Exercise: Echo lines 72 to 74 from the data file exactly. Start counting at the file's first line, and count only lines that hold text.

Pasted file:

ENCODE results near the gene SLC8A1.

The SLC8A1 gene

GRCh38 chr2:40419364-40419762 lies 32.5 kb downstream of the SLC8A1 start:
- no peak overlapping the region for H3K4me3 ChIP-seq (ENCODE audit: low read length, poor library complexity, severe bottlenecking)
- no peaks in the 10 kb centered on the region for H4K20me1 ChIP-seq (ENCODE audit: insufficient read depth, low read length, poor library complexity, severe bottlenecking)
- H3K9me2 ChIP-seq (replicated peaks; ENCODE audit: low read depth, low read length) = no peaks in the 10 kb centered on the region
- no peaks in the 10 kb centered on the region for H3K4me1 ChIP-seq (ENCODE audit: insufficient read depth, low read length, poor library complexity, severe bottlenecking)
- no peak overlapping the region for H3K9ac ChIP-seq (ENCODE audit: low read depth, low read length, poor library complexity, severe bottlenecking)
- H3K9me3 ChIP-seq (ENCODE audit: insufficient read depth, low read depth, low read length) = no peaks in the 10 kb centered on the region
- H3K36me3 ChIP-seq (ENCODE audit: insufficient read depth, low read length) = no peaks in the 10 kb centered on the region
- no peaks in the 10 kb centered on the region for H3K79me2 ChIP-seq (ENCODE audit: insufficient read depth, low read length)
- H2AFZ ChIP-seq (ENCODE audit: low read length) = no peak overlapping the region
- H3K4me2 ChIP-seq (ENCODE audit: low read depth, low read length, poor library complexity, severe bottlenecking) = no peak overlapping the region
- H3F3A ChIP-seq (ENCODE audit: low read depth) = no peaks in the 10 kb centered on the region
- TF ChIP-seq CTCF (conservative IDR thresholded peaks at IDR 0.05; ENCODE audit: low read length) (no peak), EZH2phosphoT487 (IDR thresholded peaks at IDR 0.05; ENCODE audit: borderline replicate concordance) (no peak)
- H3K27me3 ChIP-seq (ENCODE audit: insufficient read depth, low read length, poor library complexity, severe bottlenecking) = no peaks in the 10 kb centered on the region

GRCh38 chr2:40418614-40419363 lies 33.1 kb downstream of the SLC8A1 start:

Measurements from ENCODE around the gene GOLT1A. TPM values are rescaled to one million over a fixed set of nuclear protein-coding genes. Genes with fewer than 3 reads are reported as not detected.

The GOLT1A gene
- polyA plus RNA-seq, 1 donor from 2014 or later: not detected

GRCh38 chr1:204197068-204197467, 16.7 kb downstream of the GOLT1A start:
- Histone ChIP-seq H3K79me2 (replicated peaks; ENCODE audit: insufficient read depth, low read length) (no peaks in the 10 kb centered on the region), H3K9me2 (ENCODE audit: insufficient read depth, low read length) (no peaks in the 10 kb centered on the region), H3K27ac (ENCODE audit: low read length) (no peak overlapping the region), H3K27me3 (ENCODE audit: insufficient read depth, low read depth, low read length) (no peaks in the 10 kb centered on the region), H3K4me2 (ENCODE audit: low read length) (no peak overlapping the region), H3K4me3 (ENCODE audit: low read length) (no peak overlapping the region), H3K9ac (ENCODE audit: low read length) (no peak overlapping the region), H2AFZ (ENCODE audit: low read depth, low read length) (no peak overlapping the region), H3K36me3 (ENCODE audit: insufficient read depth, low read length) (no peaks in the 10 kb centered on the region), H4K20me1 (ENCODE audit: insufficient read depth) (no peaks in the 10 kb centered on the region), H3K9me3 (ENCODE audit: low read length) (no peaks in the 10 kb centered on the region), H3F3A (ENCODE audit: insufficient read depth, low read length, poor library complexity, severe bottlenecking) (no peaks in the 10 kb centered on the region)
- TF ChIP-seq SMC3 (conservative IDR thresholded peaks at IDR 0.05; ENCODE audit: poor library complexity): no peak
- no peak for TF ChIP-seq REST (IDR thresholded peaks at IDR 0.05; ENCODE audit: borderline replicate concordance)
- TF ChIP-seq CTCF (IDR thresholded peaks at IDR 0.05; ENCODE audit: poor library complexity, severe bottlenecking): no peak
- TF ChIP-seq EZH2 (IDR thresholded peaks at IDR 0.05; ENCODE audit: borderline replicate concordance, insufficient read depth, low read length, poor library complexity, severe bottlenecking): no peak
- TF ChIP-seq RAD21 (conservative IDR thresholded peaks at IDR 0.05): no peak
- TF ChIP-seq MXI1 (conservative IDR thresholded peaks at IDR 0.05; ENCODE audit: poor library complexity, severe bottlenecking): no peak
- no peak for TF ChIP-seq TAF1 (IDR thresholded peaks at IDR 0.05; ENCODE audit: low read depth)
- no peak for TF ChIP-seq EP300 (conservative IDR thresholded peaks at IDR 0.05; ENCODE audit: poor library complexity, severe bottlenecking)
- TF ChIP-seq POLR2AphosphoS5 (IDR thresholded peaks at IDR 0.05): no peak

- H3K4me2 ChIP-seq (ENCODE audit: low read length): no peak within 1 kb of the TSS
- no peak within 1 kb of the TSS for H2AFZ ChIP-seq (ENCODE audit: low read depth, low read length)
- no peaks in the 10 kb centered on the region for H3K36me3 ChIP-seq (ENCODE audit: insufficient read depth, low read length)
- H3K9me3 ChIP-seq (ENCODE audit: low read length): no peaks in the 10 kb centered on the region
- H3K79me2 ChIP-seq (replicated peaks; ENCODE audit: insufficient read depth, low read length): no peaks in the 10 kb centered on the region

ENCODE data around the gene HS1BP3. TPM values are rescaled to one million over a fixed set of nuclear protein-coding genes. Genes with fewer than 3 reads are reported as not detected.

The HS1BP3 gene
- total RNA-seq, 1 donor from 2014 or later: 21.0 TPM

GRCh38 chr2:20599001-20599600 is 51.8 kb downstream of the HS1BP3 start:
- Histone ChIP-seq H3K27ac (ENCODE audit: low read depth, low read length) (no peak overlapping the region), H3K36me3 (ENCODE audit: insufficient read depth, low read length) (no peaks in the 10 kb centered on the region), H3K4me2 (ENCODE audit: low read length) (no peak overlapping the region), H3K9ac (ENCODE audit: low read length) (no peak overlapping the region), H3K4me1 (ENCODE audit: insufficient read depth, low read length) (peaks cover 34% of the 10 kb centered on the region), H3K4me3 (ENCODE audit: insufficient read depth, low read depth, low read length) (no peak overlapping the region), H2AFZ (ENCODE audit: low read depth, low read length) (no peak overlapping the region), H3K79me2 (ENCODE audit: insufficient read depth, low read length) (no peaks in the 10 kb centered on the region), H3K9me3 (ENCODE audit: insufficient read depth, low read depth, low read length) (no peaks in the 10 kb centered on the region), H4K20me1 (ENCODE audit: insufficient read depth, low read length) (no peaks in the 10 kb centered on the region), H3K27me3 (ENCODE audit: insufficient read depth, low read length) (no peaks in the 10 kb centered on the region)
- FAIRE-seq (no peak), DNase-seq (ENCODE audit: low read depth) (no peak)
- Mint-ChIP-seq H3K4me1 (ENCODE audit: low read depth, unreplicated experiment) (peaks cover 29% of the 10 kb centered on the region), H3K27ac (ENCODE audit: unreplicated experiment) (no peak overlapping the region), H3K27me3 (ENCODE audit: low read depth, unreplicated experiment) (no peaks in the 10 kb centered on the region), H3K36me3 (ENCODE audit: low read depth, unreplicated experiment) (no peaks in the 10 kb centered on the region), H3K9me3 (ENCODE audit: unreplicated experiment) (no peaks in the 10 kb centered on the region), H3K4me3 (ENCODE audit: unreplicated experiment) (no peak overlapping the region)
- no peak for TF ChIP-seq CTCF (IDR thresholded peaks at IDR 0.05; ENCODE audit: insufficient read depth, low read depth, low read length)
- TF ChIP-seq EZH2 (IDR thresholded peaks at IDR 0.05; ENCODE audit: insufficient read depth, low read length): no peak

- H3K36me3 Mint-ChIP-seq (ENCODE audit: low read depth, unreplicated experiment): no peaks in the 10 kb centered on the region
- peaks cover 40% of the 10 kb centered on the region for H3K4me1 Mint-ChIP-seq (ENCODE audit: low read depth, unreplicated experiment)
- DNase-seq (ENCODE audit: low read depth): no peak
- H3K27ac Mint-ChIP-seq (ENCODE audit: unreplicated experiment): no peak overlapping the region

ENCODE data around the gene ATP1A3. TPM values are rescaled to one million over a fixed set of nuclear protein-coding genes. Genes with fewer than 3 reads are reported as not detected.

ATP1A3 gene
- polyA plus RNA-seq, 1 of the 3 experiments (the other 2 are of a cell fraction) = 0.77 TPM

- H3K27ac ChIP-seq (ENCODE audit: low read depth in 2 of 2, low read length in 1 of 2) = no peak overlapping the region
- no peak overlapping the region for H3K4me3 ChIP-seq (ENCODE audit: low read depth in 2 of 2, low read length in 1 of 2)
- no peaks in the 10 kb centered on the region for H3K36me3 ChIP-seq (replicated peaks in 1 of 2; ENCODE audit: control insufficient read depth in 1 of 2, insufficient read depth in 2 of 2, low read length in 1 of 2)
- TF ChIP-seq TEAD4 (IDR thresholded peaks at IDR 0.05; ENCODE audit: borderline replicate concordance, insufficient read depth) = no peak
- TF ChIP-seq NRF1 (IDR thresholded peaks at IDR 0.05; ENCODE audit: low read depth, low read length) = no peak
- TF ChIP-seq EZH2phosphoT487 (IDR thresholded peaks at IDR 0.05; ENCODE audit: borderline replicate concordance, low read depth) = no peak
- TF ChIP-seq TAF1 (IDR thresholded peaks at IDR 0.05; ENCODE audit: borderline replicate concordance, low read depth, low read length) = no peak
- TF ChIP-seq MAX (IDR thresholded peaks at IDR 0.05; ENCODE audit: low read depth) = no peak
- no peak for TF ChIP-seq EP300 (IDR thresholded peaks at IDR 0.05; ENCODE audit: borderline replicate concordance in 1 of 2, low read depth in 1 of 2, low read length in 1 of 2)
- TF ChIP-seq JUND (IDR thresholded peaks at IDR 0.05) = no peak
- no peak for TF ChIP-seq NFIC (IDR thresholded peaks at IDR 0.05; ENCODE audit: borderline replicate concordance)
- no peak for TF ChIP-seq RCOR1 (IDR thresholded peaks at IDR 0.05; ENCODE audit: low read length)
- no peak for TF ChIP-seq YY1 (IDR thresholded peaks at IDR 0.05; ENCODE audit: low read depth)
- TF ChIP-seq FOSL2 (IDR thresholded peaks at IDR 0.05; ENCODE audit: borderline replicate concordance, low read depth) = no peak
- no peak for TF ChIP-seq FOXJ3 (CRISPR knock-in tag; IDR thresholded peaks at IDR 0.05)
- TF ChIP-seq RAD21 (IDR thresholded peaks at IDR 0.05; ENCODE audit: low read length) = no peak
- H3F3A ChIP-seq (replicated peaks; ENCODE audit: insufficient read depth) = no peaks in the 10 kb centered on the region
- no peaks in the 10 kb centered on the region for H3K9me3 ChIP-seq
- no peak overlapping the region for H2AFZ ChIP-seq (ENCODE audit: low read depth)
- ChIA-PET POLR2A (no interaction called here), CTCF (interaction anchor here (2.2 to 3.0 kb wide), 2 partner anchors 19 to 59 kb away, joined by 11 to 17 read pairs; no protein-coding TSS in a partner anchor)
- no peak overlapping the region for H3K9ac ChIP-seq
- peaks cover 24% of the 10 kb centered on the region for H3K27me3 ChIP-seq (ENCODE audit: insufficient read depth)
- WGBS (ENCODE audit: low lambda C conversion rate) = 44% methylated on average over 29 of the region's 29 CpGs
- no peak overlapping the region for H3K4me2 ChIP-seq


- ChIA-PET POLR2A (no interaction called here), CTCF (interaction anchor here (2.2 to 3.0 kb wide), 2 partner anchors 19 to 59 kb away, joined by 11 to 17 read pairs; no protein-coding TSS in a partner anchor)
- no peak overlapping the region for H3K9ac ChIP-seq
- peaks cover 24% of the 10 kb centered on the region for H3K27me3 ChIP-seq (ENCODE audit: insufficient read depth)